Host: Jeff Fox with special guest, Warren C. Ruder.
Warren C. Ruder of Virginia Polytechnic Institute and State University (Virginia Tech) in Blacksburg, Virginia talks with Jeff Fox about efforts to develop an electronic model system that incorporates a robot for a host and two sligh... Read More
Now about the term Talmudic.
This was indeed not easy to Google; one of my attempts even had a dr oz page as one of search results. Clearly a dead end. However with some persistence I came up with Entamoeba Histolytica.
I liked the discussion of the interaction of bacteria and Leishmania in sandfly guts; it was very interesting! Here is another suggestion if you need a topic to discuss:
Delivery of a functional anti-trypanoso... Read More
A study on the potential of SARS-virus-like bat coronaviruses to cause human disease has reawakened the debate on the risks and benefits of engineering viruses. Let’s go over the science and then see if any of the criticisms have merit. Read More
This is a good news story all around. UC Berkeley engineers, Michael D'Amrosio and Matthew Bakalar (UC Berkeley Bioengineering) with medical personal from NIAID, Dr. Thomas Nutaman and his collaborators from Cameroon and France collectively took the omni-present global resource, a standard smar... Read More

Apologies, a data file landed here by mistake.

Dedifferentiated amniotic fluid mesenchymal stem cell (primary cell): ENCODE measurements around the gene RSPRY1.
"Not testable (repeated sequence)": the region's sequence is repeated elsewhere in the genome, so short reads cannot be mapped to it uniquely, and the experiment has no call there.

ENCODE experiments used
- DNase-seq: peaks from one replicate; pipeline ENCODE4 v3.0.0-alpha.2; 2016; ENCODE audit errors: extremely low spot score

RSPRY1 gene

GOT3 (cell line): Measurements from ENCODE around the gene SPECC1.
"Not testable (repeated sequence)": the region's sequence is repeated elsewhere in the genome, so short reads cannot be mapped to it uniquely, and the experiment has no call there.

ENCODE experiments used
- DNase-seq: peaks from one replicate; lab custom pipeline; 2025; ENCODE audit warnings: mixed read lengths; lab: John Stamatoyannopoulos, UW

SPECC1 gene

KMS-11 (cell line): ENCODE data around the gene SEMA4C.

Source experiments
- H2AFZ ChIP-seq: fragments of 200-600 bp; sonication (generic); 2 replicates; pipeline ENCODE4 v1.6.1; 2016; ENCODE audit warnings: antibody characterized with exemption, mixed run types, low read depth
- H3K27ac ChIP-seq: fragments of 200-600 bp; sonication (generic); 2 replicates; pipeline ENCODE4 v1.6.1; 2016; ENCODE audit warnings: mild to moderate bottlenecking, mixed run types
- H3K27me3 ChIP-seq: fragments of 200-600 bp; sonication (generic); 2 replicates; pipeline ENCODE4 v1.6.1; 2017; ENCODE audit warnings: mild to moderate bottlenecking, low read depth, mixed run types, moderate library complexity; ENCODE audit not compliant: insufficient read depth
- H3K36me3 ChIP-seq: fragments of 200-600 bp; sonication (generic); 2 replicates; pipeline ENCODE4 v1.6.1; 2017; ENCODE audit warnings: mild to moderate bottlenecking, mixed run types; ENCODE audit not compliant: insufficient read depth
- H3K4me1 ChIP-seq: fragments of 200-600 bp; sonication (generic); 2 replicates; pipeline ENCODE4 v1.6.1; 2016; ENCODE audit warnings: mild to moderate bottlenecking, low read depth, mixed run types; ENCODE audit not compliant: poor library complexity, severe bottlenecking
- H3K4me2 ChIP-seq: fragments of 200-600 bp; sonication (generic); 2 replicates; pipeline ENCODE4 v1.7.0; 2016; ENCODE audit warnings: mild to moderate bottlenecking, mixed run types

Thank you for your lovely show. I started with Twiv after taking Dr Racaniello's online virology course, and have since moved to Twip and Twim, all very instructive and pleasant.
Yesterday my daily Twix dose... Read More
Want to learn more about the most abundant, diverse, and hidden life on Earth?
Attend the FREE Mysterious Microbes Public Webinar Series and Educator Workshop hosted by CIRES Education Outreach!
These free events feature the cutting-edge research of leading microbial scientist Noah Fierer ... Read More
The TWiP trifecta solves the case of the Woman from Bolivia with Belly Pain, and discuss a method for population modification of malaria mosquitoes using a Cas9-mediated driver gene.
Hosts: Read More
When I became Peter Palese’s first Ph.D. student in 1976, his laboratory at Mt. Sinai School of Medicine in New York City was in dire need of shelves. The laboratory benches (pictured) had no room for storing the many bottles of reagents that I was beginning to generate. Read More